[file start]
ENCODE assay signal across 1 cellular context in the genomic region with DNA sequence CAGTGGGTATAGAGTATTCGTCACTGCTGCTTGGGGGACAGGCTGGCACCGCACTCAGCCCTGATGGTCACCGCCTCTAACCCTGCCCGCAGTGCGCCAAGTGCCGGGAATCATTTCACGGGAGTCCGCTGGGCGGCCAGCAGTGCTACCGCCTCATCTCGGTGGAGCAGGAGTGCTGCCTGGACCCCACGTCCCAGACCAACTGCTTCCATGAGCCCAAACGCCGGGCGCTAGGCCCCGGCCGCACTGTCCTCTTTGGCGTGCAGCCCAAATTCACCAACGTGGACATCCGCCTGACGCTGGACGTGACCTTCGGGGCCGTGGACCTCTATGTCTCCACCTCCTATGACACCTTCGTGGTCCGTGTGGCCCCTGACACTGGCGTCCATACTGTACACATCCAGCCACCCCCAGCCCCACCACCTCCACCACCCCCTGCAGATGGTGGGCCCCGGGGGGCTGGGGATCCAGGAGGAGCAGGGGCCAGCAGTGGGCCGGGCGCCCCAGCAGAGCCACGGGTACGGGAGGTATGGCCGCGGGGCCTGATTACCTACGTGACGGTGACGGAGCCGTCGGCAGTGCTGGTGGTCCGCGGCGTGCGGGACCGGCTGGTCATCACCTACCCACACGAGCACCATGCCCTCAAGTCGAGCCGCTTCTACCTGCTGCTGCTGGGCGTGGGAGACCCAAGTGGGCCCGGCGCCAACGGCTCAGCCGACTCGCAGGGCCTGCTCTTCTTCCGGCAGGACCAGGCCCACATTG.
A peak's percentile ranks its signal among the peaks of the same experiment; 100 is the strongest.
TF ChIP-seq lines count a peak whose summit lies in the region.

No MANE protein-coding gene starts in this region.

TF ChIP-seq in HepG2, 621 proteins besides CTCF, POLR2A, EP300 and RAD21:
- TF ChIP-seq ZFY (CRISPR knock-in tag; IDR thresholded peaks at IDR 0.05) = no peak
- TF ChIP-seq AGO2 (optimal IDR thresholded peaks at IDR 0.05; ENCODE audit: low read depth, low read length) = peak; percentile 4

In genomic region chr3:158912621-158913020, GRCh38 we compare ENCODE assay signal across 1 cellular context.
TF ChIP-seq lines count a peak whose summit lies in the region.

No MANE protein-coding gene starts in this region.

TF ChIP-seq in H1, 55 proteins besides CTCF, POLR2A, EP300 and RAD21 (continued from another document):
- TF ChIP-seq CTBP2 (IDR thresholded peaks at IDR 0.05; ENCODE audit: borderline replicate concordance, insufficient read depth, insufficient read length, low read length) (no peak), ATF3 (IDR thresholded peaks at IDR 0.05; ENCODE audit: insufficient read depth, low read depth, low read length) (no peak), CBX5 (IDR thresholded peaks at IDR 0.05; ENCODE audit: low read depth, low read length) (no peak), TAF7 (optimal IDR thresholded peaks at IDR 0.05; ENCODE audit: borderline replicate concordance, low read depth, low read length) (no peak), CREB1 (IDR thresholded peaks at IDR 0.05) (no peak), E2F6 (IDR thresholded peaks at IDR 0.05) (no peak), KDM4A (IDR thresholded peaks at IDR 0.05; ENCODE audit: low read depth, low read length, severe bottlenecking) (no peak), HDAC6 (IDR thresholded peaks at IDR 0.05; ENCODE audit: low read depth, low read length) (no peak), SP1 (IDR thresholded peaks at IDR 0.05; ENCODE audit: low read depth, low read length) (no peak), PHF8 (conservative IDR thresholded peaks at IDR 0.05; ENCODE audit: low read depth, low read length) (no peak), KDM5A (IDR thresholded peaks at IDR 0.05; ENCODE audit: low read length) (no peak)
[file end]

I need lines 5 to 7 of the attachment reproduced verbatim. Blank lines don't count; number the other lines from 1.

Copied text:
TF ChIP-seq in HepG2, 621 proteins besides CTCF, POLR2A, EP300 and RAD21:
- TF ChIP-seq ZFY (CRISPR knock-in tag; IDR thresholded peaks at IDR 0.05) = no peak
- TF ChIP-seq AGO2 (optimal IDR thresholded peaks at IDR 0.05; ENCODE audit: low read depth, low read length) = peak; percentile 4